Battery-wise, the E-Tech can be fitted with a 40kWh module promising 300km of range (on the WLTP cycle), or a 60kWh unit delivering up to 470km. The batteries come with an eight-year warranty and Renault will replace them free of charge if they degrade to less than 70 per cent capacity within that time.
The E-Tech will be compatible with all AC charging infrastructure and all DC chargers up to 130kW. At that maximum rate, 200km of motorway driving can be recovered with a 30-minute charge, according to Renault. Drivers will apparently get an extra 300km from a 30-minute charge with mixed driving.
Renault has recently launched a new brand in partnership with China's Jiangling Motors called Mobilize that seeks to develop greater expertise in battery management. One of the carry-overs to the Megane E-Tech from its work with Mobilize has been the refinement of Vehicle-to-Grid technology meaning that the E-Tech can feed power back into the grid when needed and where possible.
Renault's OpenR Link multimedia system is powered by the Android Automotive operating system, meaning that occupants have access to Google products like Google Maps, Google Assistant and the Google Play catalogue. The interface can be rearranged like a tablet or smartphone.
Similarly to such devices, the system receives updates over the air.
The E-Tech's multimedia system is, of course, compatible with both Android Auto and Apple CarPlay.
Active Driver Assist provides the E-Tech with Level 2 autonomy, meaning that it's capable of taking some of the load off drivers, particularly on motorways. It combines an adaptive cruise control system with Lane Keeping Assist and Stop & Go technology.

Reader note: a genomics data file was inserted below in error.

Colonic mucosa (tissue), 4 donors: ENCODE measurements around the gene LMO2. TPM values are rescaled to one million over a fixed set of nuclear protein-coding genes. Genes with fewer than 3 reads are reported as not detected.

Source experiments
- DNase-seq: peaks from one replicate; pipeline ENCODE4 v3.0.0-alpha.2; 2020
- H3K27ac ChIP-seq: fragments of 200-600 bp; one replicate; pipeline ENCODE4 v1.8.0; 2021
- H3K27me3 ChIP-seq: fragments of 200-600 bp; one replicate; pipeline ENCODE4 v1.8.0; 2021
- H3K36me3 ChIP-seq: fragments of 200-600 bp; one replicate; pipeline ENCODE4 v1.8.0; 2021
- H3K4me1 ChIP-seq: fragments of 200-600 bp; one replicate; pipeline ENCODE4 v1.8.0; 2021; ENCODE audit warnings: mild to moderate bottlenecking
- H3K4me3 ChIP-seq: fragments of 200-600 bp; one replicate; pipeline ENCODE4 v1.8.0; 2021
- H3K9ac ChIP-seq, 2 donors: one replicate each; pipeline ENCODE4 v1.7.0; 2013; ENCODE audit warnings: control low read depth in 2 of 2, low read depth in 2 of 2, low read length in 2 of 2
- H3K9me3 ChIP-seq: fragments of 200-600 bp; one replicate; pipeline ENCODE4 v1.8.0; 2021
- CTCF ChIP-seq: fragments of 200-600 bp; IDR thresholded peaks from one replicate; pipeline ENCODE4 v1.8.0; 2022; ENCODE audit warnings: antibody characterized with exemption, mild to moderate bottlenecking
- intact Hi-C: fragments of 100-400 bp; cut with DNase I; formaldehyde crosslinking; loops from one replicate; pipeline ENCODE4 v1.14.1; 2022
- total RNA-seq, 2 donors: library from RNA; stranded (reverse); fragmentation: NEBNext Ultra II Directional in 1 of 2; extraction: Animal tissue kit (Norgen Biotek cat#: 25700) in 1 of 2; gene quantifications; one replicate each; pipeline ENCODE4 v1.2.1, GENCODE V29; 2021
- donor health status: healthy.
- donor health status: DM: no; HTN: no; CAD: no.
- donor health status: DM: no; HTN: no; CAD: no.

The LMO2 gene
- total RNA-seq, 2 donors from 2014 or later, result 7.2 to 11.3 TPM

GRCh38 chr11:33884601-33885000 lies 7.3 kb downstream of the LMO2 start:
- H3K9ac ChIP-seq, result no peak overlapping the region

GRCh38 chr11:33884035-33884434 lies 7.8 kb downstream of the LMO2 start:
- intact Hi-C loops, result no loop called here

It uses a system of cameras, radar and map geolocation meaning that, in addition to keeping the car between the lines and moving in stop-start traffic, it's capable of decelerating and accelerating when approaching and leaving roundabouts, for instance.
For tighter, urban driving, there are features like Rear Automatic Emergency Braking, meaning that if a driver is reversing and fails to see, say, a pedestrian in their path, the car will brake automatically. Occupant Safe Exit provides a warning to stop passengers opening their doors into approaching traffic. Full Auto Park basically means that the car can park itself without any input from the driver beyond operating the accelerator to instruct the car as to whether they want the manoeuvre to continue.
One of the concerns we've seen raised lately is the difficulty that fire brigades experience putting out EV fires. Renault has sought to address this with a switch under the rear seat to disconnect the battery from the car's high-voltage circuit. Additionally, a special "Fireman Access" hatch will allow firefighters to douse a blazing car in around five minutes as opposed to the three hours it can often take.
Buying a new electric Megane in Ireland
Pre-orders for the Megane E-Tech Electric will open in February 2022 with the model going on sale in Ireland in March.
There's no word on pricing yet, but based on the price of the similarly-sized Renault Kadjar and adding an EV premium, we expect something north of €35,000.